At first glance, the work of Phranc is no more than an apparently innocent, and anachronistic installation. The objects appear as if they could prop the set of a 1950s romance. A second glance, however, reveals something “phunny” is going on here. These life- like sculptural elements are fashioned entirely from found cardboard and Kraft paper, painted in gouache and acrylic, and held together with thread or glue. While these “phaux” costumes pay homage to the past, where recognizable rules, roles and relationships have been turned on their heads.

Phranc has consistently relied on debased materials throughout her career; cardboard and rolls of Kraft paper take the place of the brown shopping bags she previously employed. In 1991 she made her first three-dimensional object, a slice of blue-ribbon cake fashioned from card- board, and has produced and exhibited sculptural work ever since. The pieces are shaped, assembled and painted according to what she calls her “build and glue” method. She takes obvious pleasure in the materiality of her craft, delighting in the process of plying cardboard into outerwear and shoes, jumping and pounding on it to allow it to bend into the shapes she desires. For her, the vernacular democracy of cardboard holds a special resonance. “Cardboard has no culture,” Phranc says. “It has what we bring to it. It is an equal opportunity medium.”

One of Phranc’s dream jobs had always been that of a cobbler. In the early 1990s, fueled by the success of her blue-ribbon cake and inspired by a biography of the famous couture shoe designer Salvatore Ferragamo, she set out to fabricate 100 pairs of (cardboard) shoes. She got as far as 20—including cowboy boots, mules, Converse sneakers, saddle shoes and high-heeled pumps— but even this partial realization of her goal sealed her bond with cardboard, hence her current moniker: the Cardboard Cobbler.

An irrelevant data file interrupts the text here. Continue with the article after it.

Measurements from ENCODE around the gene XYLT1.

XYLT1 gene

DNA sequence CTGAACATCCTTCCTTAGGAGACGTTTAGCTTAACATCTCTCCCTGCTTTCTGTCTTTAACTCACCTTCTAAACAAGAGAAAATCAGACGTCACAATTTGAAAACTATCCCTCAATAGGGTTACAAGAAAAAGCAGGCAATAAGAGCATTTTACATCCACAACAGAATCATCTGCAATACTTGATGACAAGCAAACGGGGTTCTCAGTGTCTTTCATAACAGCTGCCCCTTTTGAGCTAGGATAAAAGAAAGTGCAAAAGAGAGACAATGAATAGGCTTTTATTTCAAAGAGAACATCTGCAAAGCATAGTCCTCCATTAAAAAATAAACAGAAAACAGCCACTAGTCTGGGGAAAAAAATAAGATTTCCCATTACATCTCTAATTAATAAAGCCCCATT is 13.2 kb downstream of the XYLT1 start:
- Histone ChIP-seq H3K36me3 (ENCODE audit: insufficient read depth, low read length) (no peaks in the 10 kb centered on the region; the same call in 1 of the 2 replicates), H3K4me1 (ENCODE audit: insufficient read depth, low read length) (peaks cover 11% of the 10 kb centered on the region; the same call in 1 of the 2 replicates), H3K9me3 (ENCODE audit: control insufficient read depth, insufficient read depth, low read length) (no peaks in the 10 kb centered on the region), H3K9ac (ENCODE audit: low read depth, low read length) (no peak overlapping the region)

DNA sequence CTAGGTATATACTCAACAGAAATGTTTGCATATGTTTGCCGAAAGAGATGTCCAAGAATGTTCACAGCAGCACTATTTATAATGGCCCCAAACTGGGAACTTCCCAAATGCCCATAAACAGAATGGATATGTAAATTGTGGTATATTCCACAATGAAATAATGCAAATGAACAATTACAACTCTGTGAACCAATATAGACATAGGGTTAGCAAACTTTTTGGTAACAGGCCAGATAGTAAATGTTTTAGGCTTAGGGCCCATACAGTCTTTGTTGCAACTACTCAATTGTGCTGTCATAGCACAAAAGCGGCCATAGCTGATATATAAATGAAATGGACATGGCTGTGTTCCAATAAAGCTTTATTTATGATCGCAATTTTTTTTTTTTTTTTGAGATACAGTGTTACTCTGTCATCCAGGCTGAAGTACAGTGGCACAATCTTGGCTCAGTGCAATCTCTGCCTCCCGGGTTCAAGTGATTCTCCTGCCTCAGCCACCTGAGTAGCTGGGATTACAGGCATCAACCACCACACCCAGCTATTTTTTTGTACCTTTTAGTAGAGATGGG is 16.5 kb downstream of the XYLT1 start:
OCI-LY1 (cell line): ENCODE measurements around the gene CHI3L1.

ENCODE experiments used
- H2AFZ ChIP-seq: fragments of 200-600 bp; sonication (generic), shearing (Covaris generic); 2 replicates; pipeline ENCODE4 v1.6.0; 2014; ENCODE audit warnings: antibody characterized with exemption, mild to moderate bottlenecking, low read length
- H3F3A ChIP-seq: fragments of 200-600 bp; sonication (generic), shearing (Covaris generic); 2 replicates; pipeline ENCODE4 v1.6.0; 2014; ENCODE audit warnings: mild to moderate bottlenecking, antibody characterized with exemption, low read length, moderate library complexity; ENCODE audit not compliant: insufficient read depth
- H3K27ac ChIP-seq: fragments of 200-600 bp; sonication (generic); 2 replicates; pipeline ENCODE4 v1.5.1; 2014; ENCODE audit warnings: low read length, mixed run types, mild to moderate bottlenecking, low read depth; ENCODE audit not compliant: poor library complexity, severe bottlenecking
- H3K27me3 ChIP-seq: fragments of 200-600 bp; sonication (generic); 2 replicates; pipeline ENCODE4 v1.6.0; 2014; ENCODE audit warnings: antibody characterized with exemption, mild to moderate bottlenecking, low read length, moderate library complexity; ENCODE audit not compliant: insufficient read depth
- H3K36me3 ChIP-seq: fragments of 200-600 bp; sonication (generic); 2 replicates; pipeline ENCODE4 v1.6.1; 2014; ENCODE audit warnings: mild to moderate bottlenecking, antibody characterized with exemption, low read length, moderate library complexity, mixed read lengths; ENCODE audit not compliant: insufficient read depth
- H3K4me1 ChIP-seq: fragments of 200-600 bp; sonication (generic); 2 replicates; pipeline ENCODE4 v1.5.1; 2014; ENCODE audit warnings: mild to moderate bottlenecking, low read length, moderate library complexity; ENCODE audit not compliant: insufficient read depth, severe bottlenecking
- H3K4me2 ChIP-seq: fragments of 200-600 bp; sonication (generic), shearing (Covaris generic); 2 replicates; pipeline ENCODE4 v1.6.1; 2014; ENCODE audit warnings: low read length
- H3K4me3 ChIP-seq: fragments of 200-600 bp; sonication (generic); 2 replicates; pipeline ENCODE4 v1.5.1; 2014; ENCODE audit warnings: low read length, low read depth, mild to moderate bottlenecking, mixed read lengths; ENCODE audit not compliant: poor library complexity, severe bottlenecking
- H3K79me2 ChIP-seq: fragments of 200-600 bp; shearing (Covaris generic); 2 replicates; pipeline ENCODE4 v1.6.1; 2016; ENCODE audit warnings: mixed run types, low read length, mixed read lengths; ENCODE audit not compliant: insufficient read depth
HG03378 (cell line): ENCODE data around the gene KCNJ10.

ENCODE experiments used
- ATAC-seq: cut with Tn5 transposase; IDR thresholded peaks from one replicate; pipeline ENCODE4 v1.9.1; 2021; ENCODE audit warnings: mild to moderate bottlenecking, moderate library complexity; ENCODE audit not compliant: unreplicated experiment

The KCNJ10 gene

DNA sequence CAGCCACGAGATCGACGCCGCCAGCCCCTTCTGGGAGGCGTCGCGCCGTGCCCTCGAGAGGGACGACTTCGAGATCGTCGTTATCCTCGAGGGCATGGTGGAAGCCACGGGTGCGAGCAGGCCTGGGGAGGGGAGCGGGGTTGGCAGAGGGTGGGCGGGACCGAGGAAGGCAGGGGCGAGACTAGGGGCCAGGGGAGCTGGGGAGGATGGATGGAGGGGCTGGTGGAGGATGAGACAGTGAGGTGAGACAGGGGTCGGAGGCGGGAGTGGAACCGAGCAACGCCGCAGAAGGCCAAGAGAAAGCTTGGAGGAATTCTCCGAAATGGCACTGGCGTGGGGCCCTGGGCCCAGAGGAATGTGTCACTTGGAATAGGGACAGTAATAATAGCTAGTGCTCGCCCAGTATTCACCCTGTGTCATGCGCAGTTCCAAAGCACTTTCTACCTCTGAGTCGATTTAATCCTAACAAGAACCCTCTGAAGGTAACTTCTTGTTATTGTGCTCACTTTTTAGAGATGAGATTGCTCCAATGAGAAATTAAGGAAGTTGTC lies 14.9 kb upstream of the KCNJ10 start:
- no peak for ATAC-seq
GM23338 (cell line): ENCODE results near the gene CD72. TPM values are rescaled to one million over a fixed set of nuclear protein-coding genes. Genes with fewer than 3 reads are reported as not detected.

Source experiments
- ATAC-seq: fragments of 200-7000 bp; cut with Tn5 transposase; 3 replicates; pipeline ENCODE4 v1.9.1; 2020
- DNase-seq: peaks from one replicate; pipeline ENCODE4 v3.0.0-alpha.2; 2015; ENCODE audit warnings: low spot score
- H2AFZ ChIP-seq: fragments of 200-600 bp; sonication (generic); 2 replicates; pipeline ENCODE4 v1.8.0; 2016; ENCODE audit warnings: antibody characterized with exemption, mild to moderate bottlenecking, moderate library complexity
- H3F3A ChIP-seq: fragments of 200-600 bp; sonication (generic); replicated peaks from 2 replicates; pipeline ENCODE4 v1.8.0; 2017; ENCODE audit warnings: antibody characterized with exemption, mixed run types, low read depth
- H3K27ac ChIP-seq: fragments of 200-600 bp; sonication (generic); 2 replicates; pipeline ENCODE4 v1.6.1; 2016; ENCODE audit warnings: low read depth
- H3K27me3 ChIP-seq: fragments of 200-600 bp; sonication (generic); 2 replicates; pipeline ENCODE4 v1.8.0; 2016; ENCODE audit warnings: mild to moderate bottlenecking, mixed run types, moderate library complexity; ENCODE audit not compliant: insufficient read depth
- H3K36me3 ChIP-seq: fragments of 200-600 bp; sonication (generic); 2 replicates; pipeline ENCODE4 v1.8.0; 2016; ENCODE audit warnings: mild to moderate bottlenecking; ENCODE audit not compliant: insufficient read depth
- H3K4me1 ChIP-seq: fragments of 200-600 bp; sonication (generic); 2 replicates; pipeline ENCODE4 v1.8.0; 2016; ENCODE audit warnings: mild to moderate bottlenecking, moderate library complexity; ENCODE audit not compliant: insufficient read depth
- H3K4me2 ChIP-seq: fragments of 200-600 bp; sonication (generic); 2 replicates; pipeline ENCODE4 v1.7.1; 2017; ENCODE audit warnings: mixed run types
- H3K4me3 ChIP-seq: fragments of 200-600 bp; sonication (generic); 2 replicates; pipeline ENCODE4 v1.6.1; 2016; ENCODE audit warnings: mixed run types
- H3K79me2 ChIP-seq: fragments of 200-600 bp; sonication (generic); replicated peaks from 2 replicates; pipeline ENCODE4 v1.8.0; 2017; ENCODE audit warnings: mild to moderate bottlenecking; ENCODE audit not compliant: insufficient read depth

A technical breakthrough came in 2006 when, despite previous unsuccessful attempts, Phranc finally learned to sew. Mastering her grandmother’s sewing machine with help from a friend and various sewing instruction books, she began to craft gouache-covered Kraft-paper “fabric” items. Phranc starts the process by painstakingly cranking out yards of patterned fabric. She rolls the Kraft paper out on the floor of her studio and inscribes pencil guide marks on it. Then, in a Zen- like, Agnes-Martinesque action, she applies freehand first the background and then the patterned markings of the fabric to the paper. Application of paint causes the Kraft paper to acquire a more flexible, “fabric-like” consistency. Like any seamstress, Phranc uses sewing patterns to guide her as she cuts and sews her “fabric” into objects. The resulting pieces have a substance, a body and physicality that ordinary cloth objects do not possess. The subtle matte sheen of the gouache patterning imbues the objects with a tactile continuity, as well as with a redolent odor evocative of the tempera paints Phranc (and boomer children all over America) grew up with. The appeal of these items resides not only in their retro charm but also in the visual pleasure of their quasi-trompe- l’oeil quality. She has fashioned comfortably familiar objects from unfamiliar materials.

Little formal education in art undergirds Phranc’s deft efforts, “I’m pretty much self- taught,” she says. “I did get to take a few great art classes when I was a kid. When I was 9 years old I saw Claes Oldenburg’s giant billiard balls at LACMA [the Los Angeles County Museum of Art]. They really wowed me, changed my idea of art from just painting to ANYTHING. But I didn’t go to ‘art’ school. 

The strength of Phranc is her simple yet evocative language and humor. Phranc thus asks us to reexamine the history of the 1950s and 60s in a new light; offering up her objects to viewers to try on metaphorically, to see what “fits.” And while her objects allow us to experiment with our identities, they remind us that any idealized images we construct of the past will turn out to be as illusory, as “phlat,” as the cardboard they are modeled from.